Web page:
Not all has gone perfectly in this translation, however...although you can't blame Capcom. After all, this game was originally built with the GameCube in mind, so you probably were going to be aware of some slight shortcomings here and there. The sound comes across as slightly contained, not as stereo-fueled as on Nintendo's machine, but it's still pretty well done, with everything ranging from the villagers' strange, garbled voices yelling across the town to the hint of a chainsaw, which builds tension as it grows louder and louder and eventually reveals a hooded madman ready to tear you apart.
With the graphics, they deliver, for the most part, with the massive environments fully captured and the second-person perspective completely intact. However, there were times that some unnecessary slowdown came into play, and the game is somewhat lacking in little details that shined on the Cube. Fortunately, Capcom kind of made up for this by throwing in progressive and widescreen TV support, allowing those who own the proper equipment to really take advantage here. But this could make the slight issues a bit more glaring.
So now the question comes into play as to if you should plunk down another $40 to own a second version of Resident Evil 4. Here's the way I see it. If you already own the GameCube version, give this one a rent and see if "Separate Ways" is worth the justification. If you don't yet own this game, then immediately invest and enjoy the splendor. Resident Evil 4, when all is said and done, is still a remarkable experience that brings about a new high point for the series, and stands as one of the best games this year...no matter what the platform. This new edition will whip PS2 fans into a frenzy, while no doubt making GameCube owners grumble to themselves that they got robbed. Hey, take heart- you've been having all the fun for nine months now. And no one ever said it was over, right?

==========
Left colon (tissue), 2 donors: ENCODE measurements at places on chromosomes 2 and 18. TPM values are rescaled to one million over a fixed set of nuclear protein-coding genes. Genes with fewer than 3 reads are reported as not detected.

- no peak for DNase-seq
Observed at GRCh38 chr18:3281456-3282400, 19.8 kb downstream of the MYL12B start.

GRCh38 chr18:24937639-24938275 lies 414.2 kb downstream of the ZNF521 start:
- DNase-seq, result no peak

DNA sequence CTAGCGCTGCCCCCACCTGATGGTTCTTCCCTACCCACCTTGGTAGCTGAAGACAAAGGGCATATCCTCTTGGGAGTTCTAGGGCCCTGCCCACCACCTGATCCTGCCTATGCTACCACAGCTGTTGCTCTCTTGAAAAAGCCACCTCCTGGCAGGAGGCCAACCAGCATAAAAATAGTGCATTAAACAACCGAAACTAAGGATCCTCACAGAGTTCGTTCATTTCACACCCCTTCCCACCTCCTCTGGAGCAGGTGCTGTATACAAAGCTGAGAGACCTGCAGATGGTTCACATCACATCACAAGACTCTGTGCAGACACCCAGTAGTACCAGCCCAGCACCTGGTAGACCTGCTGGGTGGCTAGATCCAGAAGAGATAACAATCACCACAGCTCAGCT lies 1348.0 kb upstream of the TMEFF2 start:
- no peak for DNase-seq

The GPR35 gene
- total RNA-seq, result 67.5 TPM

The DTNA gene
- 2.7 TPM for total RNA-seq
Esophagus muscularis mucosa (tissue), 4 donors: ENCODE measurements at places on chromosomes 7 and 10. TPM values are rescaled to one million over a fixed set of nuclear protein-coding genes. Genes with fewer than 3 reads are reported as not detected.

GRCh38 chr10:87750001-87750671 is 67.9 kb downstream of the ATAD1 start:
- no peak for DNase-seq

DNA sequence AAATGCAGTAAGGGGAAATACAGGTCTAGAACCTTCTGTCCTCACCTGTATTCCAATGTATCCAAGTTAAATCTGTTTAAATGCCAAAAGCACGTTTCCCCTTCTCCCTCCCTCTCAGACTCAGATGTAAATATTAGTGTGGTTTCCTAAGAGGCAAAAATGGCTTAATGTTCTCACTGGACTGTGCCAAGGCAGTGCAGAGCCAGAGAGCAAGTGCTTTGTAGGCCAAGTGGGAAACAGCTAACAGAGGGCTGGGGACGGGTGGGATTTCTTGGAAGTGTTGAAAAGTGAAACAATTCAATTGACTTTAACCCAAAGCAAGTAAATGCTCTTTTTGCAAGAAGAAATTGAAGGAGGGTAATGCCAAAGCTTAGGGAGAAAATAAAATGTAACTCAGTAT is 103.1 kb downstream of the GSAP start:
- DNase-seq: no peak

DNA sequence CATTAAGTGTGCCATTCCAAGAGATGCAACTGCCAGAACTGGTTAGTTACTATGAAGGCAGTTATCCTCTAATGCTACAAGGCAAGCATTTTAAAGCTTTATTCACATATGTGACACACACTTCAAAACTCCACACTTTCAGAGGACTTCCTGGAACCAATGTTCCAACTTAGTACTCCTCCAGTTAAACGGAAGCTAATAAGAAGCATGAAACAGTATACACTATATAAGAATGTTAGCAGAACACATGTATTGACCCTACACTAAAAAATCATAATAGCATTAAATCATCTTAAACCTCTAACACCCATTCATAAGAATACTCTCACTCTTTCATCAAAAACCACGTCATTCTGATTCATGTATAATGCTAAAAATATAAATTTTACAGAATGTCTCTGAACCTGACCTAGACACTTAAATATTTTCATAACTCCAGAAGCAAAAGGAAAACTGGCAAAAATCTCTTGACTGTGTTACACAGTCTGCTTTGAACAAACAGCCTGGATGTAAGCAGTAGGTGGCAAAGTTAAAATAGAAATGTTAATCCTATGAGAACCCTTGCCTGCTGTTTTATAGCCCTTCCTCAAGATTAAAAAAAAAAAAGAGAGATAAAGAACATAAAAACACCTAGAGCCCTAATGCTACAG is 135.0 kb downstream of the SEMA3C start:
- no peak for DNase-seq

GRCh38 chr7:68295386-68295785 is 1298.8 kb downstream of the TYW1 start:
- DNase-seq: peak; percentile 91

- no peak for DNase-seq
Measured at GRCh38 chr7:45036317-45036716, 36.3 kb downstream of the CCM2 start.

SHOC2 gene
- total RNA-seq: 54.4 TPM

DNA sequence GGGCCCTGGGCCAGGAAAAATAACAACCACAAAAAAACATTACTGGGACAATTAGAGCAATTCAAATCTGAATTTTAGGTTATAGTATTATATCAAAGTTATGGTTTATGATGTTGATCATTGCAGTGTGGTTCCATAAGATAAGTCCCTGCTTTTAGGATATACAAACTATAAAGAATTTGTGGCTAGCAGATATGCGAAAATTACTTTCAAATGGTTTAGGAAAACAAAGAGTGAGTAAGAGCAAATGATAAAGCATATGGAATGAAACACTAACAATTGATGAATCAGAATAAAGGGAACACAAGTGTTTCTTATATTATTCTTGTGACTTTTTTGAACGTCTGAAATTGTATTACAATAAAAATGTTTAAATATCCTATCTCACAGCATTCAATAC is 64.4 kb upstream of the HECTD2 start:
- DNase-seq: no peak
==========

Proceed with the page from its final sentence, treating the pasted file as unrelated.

When Resident Evil 4 arrived earlier this year, it immediately garnered talk of "Game of the Year" awards, thanks to the development that made it unlike any previous Evil game before it. Now it comes to the PlayStation 2, remaining just as refreshing and yet viciously evil. It could've used some touch-ups to make it a perfect achievement, but it still offers enough in its gameplay and extras to make it a must-own in your library. This is one of the best Resident Evil games ever made.
by Robert Workman